Light during a power outage is important for a lot more reasons than just getting things done after dark. The psychological benefits of a light source during a blackout are vital.
Make your Crisco candle safely.
The internet is loaded with articles about sticking a wick into a can of Crisco shortening, lighting it up, and calling it a successful project. But actually, that's a terrible idea.
That's because "cans" of Crisco aren't really cans. Not the metal type, anyway. They're cardboard tubes with metal on the top and the bottom. And we all know what happens when cardboard meets fire. Really, making a candle in a cardboard tube is an exercise in Darwin's law. You'll find all sorts of instructions on the internet for doing this, but that doesn't mean it's a good idea.
If you're going to make Crisco candles, you really must move the Crisco into glass containers to be safe. This is a great way to use up those jars from storebought items like salsa, jam, or spaghetti sauce. Then you're repurposing instead of recycling and you're making this without spending any extra cash.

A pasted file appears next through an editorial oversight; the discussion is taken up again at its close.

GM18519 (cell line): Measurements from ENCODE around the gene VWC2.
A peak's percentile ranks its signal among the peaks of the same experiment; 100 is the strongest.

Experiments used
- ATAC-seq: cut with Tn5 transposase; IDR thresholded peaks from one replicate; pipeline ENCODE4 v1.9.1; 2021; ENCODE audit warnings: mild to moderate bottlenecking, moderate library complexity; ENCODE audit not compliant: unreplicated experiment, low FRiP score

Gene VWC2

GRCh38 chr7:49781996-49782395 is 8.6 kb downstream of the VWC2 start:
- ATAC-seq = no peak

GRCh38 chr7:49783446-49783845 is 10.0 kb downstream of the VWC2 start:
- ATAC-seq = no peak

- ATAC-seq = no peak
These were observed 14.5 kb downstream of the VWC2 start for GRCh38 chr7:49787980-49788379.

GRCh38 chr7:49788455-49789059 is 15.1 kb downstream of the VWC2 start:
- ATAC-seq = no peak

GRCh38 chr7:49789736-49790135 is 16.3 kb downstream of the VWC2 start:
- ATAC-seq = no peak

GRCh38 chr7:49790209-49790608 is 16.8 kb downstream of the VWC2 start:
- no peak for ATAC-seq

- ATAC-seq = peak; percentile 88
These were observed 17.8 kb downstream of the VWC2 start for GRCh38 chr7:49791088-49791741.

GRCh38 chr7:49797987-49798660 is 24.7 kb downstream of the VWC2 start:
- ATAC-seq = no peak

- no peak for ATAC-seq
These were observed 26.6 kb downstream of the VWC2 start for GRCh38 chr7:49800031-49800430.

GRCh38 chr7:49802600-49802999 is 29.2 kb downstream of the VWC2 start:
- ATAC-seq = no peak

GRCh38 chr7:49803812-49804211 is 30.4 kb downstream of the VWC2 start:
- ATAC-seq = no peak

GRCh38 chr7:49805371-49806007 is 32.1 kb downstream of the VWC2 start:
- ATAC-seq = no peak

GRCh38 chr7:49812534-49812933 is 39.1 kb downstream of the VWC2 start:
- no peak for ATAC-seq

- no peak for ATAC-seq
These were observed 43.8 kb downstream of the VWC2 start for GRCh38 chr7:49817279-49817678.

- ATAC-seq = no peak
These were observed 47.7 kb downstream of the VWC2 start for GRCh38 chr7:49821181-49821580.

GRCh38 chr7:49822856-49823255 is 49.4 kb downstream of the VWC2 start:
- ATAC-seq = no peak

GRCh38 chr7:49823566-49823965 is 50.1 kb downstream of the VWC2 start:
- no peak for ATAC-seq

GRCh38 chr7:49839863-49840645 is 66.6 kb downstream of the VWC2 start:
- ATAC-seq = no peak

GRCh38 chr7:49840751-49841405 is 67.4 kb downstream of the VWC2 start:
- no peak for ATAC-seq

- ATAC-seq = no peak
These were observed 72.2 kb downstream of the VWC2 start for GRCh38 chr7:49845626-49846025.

Also, don't try to get fancy by adding stuff like flower petals. We're going for safety and simplicity.
As well, most people report that adding essential oils is a bit of a waste of an expensive product as you don't really notice the scent.
It's SO easy to make a Crisco candle.
You don't need much in the way of supplies to make these successfully.
This is an inexpensive wick kit with a braided wick that you can cut to the appropriate size and metal discs to keep the wicks where you want them.
You can use any kind of vegetable shortening – it doesn't have to be name brand.
Here's how to make your candle. In this video, my buddy Modern Refugee shows you step-by-step how to make them. (Please subscribe to his new YouTube channel, too – he has a lot of GREAT practical information!)